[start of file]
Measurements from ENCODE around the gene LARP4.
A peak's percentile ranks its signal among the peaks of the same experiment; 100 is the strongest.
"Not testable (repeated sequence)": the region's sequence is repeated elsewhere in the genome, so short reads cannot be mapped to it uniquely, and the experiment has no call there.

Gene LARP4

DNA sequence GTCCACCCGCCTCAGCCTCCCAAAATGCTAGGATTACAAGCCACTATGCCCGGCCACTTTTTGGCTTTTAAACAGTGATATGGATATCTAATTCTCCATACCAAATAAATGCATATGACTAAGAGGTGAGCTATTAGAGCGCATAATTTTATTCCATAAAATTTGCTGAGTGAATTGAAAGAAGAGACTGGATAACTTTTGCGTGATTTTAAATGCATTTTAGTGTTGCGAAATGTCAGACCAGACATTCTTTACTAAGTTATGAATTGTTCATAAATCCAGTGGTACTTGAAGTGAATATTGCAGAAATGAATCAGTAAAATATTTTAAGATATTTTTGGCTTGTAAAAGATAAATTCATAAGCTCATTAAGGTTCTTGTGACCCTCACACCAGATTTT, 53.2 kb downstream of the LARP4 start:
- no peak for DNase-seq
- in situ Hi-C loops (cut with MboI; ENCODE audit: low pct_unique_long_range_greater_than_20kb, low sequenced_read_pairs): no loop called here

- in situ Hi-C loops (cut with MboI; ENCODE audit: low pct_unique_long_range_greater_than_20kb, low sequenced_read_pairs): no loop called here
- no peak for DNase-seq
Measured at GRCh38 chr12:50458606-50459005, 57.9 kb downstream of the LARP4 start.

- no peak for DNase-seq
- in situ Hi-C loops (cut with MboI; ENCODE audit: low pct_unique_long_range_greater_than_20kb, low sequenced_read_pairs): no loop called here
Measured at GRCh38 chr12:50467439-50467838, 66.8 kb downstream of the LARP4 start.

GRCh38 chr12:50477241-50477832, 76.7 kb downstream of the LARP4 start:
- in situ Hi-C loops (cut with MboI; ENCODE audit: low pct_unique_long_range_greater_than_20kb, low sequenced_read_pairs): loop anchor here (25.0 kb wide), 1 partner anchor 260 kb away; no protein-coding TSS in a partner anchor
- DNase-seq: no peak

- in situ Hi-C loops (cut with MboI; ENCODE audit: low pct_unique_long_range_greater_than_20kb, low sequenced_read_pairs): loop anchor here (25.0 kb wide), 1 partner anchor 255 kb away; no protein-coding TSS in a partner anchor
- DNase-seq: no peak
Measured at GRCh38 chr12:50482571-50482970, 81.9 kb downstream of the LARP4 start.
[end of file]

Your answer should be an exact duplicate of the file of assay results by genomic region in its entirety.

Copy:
Measurements from ENCODE around the gene LARP4.
A peak's percentile ranks its signal among the peaks of the same experiment; 100 is the strongest.
"Not testable (repeated sequence)": the region's sequence is repeated elsewhere in the genome, so short reads cannot be mapped to it uniquely, and the experiment has no call there.

Gene LARP4

DNA sequence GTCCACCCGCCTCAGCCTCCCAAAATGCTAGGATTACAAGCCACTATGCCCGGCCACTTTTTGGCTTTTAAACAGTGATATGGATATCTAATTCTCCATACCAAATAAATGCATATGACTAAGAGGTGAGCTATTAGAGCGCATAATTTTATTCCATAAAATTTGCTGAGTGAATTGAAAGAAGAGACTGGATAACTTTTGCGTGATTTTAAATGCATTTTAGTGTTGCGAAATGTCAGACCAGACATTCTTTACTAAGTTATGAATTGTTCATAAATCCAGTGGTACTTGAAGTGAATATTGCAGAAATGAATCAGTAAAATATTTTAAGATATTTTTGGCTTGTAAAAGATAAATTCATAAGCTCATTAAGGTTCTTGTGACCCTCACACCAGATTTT, 53.2 kb downstream of the LARP4 start:
- no peak for DNase-seq
- in situ Hi-C loops (cut with MboI; ENCODE audit: low pct_unique_long_range_greater_than_20kb, low sequenced_read_pairs): no loop called here

- in situ Hi-C loops (cut with MboI; ENCODE audit: low pct_unique_long_range_greater_than_20kb, low sequenced_read_pairs): no loop called here
- no peak for DNase-seq
Measured at GRCh38 chr12:50458606-50459005, 57.9 kb downstream of the LARP4 start.

- no peak for DNase-seq
- in situ Hi-C loops (cut with MboI; ENCODE audit: low pct_unique_long_range_greater_than_20kb, low sequenced_read_pairs): no loop called here
Measured at GRCh38 chr12:50467439-50467838, 66.8 kb downstream of the LARP4 start.

GRCh38 chr12:50477241-50477832, 76.7 kb downstream of the LARP4 start:
- in situ Hi-C loops (cut with MboI; ENCODE audit: low pct_unique_long_range_greater_than_20kb, low sequenced_read_pairs): loop anchor here (25.0 kb wide), 1 partner anchor 260 kb away; no protein-coding TSS in a partner anchor
- DNase-seq: no peak

- in situ Hi-C loops (cut with MboI; ENCODE audit: low pct_unique_long_range_greater_than_20kb, low sequenced_read_pairs): loop anchor here (25.0 kb wide), 1 partner anchor 255 kb away; no protein-coding TSS in a partner anchor
- DNase-seq: no peak
Measured at GRCh38 chr12:50482571-50482970, 81.9 kb downstream of the LARP4 start.